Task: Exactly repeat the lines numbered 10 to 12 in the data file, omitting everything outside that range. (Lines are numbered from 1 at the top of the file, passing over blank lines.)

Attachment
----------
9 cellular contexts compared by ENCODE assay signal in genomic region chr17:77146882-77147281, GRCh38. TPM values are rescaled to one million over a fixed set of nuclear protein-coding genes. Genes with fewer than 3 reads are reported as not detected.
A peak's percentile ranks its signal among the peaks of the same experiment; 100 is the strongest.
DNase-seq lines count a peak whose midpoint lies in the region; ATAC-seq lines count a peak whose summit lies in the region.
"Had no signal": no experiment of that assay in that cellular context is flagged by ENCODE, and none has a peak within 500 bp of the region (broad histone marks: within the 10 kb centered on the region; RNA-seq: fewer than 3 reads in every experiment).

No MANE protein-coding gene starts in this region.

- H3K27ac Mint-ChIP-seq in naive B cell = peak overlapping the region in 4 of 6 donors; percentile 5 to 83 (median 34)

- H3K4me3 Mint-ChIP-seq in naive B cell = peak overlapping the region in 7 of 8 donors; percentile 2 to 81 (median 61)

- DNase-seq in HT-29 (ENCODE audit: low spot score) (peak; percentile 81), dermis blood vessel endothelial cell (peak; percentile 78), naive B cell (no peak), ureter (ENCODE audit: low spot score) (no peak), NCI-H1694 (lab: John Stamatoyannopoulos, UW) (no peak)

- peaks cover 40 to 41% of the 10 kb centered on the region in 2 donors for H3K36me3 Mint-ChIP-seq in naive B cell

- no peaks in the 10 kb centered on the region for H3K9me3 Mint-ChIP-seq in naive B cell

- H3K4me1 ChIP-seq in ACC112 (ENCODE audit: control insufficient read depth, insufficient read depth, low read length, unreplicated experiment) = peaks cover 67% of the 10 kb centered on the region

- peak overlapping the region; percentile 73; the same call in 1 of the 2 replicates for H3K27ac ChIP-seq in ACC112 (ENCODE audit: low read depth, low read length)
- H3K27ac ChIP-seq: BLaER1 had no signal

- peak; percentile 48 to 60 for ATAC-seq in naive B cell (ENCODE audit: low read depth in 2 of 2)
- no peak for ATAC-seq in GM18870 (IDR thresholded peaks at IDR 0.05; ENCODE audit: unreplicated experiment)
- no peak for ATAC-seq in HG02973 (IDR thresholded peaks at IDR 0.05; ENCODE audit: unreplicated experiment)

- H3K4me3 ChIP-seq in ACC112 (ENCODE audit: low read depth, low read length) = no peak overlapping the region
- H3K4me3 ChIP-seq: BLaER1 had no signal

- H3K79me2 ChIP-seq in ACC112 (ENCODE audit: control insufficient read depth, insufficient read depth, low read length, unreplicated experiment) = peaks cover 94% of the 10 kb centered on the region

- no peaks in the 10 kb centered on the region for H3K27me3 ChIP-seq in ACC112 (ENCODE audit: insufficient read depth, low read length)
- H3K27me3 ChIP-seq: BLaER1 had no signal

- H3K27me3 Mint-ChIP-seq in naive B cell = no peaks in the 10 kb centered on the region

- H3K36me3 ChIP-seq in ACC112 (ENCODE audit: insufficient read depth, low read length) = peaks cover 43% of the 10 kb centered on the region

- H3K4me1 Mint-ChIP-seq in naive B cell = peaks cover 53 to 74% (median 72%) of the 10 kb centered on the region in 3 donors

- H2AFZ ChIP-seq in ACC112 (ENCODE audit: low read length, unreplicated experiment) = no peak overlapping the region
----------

- no peaks in the 10 kb centered on the region for H3K9me3 Mint-ChIP-seq in naive B cell

- H3K4me1 ChIP-seq in ACC112 (ENCODE audit: control insufficient read depth, insufficient read depth, low read length, unreplicated experiment) = peaks cover 67% of the 10 kb centered on the region

- peak overlapping the region; percentile 73; the same call in 1 of the 2 replicates for H3K27ac ChIP-seq in ACC112 (ENCODE audit: low read depth, low read length)